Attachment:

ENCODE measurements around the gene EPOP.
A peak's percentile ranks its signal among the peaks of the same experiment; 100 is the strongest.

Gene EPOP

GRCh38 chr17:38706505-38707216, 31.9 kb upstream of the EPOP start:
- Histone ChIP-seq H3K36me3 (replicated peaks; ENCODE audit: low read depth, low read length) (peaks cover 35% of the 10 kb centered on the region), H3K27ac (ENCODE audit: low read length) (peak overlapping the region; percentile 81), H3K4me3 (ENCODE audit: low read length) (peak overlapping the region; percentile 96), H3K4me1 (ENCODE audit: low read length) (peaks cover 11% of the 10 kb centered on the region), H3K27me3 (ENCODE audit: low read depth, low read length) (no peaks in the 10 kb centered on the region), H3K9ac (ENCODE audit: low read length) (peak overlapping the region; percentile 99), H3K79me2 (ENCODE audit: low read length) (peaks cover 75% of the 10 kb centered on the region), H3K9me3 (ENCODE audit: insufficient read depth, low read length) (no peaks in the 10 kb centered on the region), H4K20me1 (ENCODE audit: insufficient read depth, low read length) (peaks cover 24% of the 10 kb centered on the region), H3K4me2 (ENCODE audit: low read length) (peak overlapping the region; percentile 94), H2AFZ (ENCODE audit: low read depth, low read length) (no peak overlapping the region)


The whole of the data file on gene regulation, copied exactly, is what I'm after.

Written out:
ENCODE measurements around the gene EPOP.
A peak's percentile ranks its signal among the peaks of the same experiment; 100 is the strongest.

Gene EPOP

GRCh38 chr17:38706505-38707216, 31.9 kb upstream of the EPOP start:
- Histone ChIP-seq H3K36me3 (replicated peaks; ENCODE audit: low read depth, low read length) (peaks cover 35% of the 10 kb centered on the region), H3K27ac (ENCODE audit: low read length) (peak overlapping the region; percentile 81), H3K4me3 (ENCODE audit: low read length) (peak overlapping the region; percentile 96), H3K4me1 (ENCODE audit: low read length) (peaks cover 11% of the 10 kb centered on the region), H3K27me3 (ENCODE audit: low read depth, low read length) (no peaks in the 10 kb centered on the region), H3K9ac (ENCODE audit: low read length) (peak overlapping the region; percentile 99), H3K79me2 (ENCODE audit: low read length) (peaks cover 75% of the 10 kb centered on the region), H3K9me3 (ENCODE audit: insufficient read depth, low read length) (no peaks in the 10 kb centered on the region), H4K20me1 (ENCODE audit: insufficient read depth, low read length) (peaks cover 24% of the 10 kb centered on the region), H3K4me2 (ENCODE audit: low read length) (peak overlapping the region; percentile 94), H2AFZ (ENCODE audit: low read depth, low read length) (no peak overlapping the region)